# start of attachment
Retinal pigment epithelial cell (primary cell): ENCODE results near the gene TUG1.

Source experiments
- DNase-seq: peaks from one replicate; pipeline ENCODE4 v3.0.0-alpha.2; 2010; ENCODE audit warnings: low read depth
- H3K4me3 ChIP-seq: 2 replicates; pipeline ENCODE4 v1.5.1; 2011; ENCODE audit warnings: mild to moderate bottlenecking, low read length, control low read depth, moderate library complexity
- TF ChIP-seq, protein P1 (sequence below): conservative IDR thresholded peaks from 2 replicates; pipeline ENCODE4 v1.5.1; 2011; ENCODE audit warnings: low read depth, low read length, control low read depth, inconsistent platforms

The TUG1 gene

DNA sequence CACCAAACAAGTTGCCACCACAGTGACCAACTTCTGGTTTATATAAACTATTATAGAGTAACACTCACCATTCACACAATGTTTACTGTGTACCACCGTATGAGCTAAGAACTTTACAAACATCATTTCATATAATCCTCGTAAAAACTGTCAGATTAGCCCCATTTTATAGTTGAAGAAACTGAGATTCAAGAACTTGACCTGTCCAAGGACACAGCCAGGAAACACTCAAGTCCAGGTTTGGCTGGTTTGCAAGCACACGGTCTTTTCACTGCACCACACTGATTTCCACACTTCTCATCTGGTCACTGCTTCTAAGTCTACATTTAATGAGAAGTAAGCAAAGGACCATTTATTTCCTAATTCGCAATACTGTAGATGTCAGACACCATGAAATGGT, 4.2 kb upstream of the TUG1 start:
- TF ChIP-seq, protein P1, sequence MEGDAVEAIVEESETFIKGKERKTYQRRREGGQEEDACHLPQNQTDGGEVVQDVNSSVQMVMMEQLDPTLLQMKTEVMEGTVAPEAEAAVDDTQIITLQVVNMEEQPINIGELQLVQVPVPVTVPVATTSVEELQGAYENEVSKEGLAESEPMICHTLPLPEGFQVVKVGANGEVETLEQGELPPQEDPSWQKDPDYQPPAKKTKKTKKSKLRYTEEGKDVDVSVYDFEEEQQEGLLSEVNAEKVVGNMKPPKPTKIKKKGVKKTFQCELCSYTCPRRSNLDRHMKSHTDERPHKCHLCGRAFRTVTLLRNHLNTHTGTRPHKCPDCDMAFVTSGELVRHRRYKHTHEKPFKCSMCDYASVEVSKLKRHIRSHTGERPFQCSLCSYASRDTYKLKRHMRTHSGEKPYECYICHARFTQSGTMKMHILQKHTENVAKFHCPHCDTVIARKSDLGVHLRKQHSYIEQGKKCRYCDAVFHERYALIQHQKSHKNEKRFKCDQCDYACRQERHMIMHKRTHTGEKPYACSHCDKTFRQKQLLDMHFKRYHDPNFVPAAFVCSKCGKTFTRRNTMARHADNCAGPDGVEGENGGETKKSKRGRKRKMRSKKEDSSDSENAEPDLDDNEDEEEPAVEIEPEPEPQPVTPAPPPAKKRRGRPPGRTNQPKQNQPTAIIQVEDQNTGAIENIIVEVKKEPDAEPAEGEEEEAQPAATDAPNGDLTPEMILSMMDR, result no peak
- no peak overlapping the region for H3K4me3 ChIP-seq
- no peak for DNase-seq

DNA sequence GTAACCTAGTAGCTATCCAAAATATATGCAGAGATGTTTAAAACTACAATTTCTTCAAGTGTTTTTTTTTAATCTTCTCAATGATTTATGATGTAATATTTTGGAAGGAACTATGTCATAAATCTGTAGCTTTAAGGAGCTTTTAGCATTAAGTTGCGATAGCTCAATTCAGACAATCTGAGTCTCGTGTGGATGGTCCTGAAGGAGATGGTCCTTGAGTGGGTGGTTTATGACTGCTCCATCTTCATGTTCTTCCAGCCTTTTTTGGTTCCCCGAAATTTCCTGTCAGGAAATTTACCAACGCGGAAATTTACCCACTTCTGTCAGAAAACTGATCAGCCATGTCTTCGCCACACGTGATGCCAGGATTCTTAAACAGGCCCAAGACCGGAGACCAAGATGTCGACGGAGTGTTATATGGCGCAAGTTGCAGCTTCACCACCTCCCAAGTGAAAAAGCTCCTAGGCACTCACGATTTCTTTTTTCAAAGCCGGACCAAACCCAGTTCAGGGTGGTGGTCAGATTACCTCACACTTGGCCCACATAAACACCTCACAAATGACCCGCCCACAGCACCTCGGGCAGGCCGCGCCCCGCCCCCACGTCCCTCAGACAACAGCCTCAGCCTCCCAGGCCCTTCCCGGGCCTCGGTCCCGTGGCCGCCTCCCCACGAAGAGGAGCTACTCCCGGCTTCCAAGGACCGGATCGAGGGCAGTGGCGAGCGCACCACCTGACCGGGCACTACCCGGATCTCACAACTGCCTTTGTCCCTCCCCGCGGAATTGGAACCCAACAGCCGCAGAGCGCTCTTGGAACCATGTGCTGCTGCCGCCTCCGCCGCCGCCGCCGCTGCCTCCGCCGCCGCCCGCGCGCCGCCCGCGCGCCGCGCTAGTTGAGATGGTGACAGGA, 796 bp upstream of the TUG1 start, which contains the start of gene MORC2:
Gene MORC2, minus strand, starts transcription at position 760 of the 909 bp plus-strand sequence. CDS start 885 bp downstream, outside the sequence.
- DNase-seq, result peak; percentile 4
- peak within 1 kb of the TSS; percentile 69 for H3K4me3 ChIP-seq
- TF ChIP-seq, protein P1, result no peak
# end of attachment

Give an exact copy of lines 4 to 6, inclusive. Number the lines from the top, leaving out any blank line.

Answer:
- H3K4me3 ChIP-seq: 2 replicates; pipeline ENCODE4 v1.5.1; 2011; ENCODE audit warnings: mild to moderate bottlenecking, low read length, control low read depth, moderate library complexity
- TF ChIP-seq, protein P1 (sequence below): conservative IDR thresholded peaks from 2 replicates; pipeline ENCODE4 v1.5.1; 2011; ENCODE audit warnings: low read depth, low read length, control low read depth, inconsistent platforms

The TUG1 gene